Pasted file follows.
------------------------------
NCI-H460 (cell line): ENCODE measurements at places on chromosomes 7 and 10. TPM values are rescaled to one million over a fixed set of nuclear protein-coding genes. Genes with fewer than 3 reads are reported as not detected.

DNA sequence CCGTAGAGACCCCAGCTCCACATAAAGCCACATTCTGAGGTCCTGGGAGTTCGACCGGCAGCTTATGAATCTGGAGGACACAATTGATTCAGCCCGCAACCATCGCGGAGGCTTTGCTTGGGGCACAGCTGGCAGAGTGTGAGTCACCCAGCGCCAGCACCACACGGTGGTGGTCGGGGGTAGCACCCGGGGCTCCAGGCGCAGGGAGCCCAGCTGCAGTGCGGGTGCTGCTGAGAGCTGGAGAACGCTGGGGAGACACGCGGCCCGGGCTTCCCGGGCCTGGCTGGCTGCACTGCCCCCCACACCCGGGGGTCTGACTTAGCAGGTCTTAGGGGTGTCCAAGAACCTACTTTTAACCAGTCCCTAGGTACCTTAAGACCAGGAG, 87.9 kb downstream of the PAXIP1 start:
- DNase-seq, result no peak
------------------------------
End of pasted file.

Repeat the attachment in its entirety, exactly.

NCI-H460 (cell line): ENCODE measurements at places on chromosomes 7 and 10. TPM values are rescaled to one million over a fixed set of nuclear protein-coding genes. Genes with fewer than 3 reads are reported as not detected.

DNA sequence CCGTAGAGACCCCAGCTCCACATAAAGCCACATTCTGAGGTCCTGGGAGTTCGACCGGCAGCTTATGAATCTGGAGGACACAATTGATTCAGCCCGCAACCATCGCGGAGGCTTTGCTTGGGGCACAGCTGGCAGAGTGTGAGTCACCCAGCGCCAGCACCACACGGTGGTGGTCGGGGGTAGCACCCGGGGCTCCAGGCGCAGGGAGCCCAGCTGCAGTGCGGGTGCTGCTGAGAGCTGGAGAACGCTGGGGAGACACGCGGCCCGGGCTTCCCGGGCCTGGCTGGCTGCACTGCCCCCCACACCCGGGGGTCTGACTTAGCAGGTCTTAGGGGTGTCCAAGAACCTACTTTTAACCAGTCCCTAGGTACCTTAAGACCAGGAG, 87.9 kb downstream of the PAXIP1 start:
- DNase-seq, result no peak